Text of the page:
If you think neurosurgeons are only needed when you have a brain tumor, use that brain to “think again.”
Dr. Jimmy Miller and Dr. Craig Clark, Greenwood Leflore Hospital’s board certified neurosurgeons, treat everything from carpal tunnel syndrome to herniated discs and, indeed, brain tumors. If your primary doctor recommends a neurosurgical evaluation for your neck or arm pain, back or leg pain or any constellation of symptoms which might suggest the involvement of the nervous system, Greenwood Leflore Hospital’s highly trained surgeons can evaluate your problem and advise you on the best course of treatment.
Tumor removal or decompression: Brain tumors can range from small, benign lesions to aggressive, malignant growths. Certain types do not require removal but can be monitored with regular office visits and radiologic scans.
Ventricular shunting: Cerebrospinal fluid surrounds the brain and fills the internal spaces of the brain. If these cavities enlarge due to Normal Pressure Hydrocephalus or other abnormalities, the fluid pressure can be regulated by placement of a shunt system.
Herniated discs: The intervertebral discs provide cushions between the bones of the cervical (neck), thoracic (mid-back) and lumbar vertebral bodies. When these discs become more fragile, dry or fragmented, they can bulge and place pressure on the nerves which lead to other parts of the body. This is referred to as “radiculopathy” and manifests itself as pain along affected nerve’s pathway, i.e., arm pain with a cervical disc or leg pain with a lumber disc. Treatment options include pain medication, physical therapy/traction, epidural steroid injections or surgery to relieve the pressure on the affected nerve.
Spinal stenosis: Degenerating discs, bone spurs or arthritic changes can narrow the canal through which the spinal cord or nerves pass, leading to compression of the nerves, or spinal cord damage (myelopathy) if untreated . In the low back, this is most often manifest as aching or cramping pain in the lower extremities that subsides with sitting down. In the neck, it may result in spinal cord damage (myelopathy) if untreated. This may be manifested with neck or back pain, upper or lower extremity discomfort or difficulty with balance, fine motor movements or urinary and bowel incontinence. Treatment options include pain medication, epidural steroid injections or surgery to relieve the pressure on the spinal cord.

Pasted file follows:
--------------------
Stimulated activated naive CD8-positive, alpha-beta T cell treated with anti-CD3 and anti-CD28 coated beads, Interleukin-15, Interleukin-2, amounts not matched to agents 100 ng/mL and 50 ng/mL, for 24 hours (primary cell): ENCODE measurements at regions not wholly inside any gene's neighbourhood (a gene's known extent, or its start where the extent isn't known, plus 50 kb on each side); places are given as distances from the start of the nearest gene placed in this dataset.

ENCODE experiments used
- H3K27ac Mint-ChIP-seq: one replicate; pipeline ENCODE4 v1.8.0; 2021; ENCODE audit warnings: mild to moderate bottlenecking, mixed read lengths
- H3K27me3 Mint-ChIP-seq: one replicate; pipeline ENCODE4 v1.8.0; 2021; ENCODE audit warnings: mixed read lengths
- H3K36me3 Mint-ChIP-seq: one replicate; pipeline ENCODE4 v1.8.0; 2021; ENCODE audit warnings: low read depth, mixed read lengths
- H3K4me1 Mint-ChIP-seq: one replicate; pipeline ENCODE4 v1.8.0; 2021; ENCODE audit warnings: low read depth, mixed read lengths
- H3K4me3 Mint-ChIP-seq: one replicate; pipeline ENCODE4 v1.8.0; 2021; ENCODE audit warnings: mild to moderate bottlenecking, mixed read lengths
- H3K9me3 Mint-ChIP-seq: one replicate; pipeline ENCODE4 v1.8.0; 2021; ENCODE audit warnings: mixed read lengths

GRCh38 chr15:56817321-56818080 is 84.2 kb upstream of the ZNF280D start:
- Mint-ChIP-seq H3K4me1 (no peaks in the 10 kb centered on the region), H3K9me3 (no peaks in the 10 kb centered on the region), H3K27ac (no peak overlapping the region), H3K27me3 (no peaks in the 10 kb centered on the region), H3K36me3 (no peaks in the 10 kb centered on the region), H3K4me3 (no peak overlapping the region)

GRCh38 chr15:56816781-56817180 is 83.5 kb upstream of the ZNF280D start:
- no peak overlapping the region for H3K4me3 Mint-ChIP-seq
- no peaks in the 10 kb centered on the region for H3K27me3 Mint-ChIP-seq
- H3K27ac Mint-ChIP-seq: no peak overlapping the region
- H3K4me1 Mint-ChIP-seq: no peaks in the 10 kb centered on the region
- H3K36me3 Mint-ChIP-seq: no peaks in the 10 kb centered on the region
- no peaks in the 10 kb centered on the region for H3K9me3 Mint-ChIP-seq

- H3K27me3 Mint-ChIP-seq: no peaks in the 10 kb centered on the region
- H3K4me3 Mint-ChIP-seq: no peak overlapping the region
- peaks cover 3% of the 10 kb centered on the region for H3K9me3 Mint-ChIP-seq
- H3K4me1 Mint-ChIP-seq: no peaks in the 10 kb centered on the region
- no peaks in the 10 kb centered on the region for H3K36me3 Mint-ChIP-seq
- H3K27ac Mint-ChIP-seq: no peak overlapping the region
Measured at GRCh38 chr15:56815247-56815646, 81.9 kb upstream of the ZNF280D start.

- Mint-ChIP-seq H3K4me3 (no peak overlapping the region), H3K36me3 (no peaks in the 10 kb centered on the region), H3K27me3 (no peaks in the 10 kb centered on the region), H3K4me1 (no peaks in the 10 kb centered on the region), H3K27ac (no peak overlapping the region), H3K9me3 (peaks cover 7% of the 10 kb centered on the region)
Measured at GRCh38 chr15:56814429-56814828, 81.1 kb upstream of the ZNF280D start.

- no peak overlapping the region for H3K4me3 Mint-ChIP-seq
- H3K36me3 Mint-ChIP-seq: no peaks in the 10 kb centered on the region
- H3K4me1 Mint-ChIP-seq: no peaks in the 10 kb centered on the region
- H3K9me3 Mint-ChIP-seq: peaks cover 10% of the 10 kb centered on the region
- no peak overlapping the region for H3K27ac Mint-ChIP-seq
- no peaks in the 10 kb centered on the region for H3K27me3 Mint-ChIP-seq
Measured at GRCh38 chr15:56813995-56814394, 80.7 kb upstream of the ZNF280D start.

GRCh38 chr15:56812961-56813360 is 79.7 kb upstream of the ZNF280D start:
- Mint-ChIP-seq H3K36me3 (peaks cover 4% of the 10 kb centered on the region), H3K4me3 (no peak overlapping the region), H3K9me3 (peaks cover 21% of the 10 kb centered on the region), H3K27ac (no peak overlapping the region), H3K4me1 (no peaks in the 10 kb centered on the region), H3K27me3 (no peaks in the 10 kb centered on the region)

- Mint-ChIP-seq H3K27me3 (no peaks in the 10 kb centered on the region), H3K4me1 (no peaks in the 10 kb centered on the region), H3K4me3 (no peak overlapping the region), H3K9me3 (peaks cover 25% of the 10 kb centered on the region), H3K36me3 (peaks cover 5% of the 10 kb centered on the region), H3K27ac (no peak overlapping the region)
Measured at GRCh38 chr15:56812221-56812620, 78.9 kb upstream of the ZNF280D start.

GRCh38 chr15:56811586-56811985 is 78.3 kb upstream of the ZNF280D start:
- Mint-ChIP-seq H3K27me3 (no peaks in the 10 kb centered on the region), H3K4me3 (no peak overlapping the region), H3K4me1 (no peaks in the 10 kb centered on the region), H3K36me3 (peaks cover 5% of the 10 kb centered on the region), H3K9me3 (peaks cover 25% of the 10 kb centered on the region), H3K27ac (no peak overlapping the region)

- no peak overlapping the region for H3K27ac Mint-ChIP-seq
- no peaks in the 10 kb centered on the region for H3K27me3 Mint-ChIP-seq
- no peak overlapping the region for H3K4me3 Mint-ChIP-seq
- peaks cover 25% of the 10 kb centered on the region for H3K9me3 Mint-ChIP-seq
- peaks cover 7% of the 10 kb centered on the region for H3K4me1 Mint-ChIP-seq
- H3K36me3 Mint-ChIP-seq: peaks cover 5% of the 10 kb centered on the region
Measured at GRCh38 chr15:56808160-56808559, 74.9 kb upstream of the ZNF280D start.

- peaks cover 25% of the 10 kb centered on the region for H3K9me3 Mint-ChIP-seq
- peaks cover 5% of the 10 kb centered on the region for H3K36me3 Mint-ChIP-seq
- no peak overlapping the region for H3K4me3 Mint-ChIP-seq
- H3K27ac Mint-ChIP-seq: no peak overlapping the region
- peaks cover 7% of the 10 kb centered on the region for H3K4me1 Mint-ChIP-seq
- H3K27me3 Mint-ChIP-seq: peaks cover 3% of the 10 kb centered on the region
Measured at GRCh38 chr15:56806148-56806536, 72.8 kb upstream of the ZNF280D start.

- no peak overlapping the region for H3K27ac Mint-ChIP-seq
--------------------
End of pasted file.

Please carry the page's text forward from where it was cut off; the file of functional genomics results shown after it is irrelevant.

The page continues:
Traumatic and osteoporotic fractures: All of the vertebral bones of the spinal column are subject to fracture if subjected to enough force. Treatment may include surgery to stabilize the bones or immobilization with braces or collars. Older patients, particularly women, may suffer from osteoporosis, a thinning of the bone’s normal framework, which can lead to compression fractures with little or no trauma. While neurosurgeons can evaluate osteoporotic fractures, they are usually treated with bracing or injections into the fractured bone (kyphoplasty or vertebrosplasty).
Sacroiliac joint dysfunction: The sacroiliac joint is found in the lowest part of the back, where the sacrum (the last bone in the vertebral column, or “tailbone”) joins the iliac bone of the pelvis. Inflammation or arthritis in this joint can radiate into the lower back or hip, mimicking lumbar disease. Diagnosis involves physical examination or imaging studies, and treatment options range from medications to injections to surgical fusion.
Carpal tunnel syndrome: The nerves which innervate the hand travel through a small canal (the “carpal tunnel”) which runs through the palm side of the wrist. When these nerves are pinched, tingling and pain can radiate into the fingers or even radiate up the arm to the neck. If untreated, muscular atrophy may develop in the hand. Treatment options include pain medication, occupational therapy, wrist splints or an outpatient surgical procedure, Carpal Tunnel Release.
Ulnar neuropathy: Just as nerves can be trapped in the carpal tunnel, the ulnar nerve can be pinched on the back side of the elbow, causing pain down the arm into the little-finger-side of the hand or up toward the neck. An Ulnar Nerve Transposition moves the nerve from its constricted location to a more protected position on the inner side of the elbow.